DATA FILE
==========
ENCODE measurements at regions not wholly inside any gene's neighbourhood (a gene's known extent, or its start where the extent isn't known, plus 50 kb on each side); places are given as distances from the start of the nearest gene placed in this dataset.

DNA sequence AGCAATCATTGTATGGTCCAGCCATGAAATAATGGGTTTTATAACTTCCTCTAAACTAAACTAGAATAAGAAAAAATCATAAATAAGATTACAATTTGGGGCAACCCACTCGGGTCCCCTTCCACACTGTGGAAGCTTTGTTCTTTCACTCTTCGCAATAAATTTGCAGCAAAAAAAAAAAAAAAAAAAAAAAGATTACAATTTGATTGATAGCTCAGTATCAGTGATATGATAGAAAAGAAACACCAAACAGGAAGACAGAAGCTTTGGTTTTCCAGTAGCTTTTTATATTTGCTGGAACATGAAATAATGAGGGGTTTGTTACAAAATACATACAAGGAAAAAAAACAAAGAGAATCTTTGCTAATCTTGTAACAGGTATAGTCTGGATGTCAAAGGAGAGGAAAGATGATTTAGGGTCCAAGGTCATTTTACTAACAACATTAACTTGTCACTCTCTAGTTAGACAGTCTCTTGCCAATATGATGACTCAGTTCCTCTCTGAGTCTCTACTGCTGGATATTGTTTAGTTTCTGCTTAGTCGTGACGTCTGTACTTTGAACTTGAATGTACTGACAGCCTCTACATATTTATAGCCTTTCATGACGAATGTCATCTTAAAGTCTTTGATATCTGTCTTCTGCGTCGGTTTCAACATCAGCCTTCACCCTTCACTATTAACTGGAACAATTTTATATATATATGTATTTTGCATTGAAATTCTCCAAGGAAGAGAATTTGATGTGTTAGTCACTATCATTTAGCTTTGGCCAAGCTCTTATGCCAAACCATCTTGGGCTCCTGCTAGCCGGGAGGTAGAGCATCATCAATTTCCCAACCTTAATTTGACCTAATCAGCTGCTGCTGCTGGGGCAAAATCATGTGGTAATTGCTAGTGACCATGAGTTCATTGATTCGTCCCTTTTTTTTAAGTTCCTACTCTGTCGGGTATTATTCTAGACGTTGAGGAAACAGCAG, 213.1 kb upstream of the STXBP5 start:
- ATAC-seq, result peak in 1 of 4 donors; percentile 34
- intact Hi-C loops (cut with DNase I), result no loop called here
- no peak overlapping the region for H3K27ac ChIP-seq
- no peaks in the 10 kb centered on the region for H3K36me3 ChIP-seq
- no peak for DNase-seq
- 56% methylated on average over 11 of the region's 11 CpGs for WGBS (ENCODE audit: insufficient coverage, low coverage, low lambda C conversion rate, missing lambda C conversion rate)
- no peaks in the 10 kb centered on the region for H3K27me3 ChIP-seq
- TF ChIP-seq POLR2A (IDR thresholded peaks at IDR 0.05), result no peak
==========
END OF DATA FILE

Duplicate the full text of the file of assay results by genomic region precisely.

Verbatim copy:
ENCODE measurements at regions not wholly inside any gene's neighbourhood (a gene's known extent, or its start where the extent isn't known, plus 50 kb on each side); places are given as distances from the start of the nearest gene placed in this dataset.

DNA sequence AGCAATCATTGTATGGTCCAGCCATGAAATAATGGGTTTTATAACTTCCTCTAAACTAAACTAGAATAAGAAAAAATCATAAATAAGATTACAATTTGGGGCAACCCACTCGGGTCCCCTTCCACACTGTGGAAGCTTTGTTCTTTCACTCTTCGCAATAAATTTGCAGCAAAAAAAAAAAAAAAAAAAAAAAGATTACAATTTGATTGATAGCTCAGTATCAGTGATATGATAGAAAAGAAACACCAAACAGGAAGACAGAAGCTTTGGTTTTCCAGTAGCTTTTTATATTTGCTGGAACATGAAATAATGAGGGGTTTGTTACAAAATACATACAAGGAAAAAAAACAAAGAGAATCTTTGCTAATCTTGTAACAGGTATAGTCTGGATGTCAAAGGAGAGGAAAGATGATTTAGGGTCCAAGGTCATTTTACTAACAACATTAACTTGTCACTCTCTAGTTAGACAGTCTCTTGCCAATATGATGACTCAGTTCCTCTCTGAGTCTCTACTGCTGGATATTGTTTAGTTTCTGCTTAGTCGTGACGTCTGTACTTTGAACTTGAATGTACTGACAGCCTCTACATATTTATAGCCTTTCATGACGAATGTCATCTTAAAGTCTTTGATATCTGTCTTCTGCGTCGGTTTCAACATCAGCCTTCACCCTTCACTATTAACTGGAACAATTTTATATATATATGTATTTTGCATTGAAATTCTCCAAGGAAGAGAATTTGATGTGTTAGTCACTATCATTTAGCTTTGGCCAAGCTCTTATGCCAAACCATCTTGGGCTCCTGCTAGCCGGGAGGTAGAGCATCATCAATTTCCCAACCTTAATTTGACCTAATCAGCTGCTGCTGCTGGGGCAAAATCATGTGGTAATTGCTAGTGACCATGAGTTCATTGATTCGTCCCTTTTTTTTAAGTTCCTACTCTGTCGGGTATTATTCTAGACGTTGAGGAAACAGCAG, 213.1 kb upstream of the STXBP5 start:
- ATAC-seq, result peak in 1 of 4 donors; percentile 34
- intact Hi-C loops (cut with DNase I), result no loop called here
- no peak overlapping the region for H3K27ac ChIP-seq
- no peaks in the 10 kb centered on the region for H3K36me3 ChIP-seq
- no peak for DNase-seq
- 56% methylated on average over 11 of the region's 11 CpGs for WGBS (ENCODE audit: insufficient coverage, low coverage, low lambda C conversion rate, missing lambda C conversion rate)
- no peaks in the 10 kb centered on the region for H3K27me3 ChIP-seq
- TF ChIP-seq POLR2A (IDR thresholded peaks at IDR 0.05), result no peak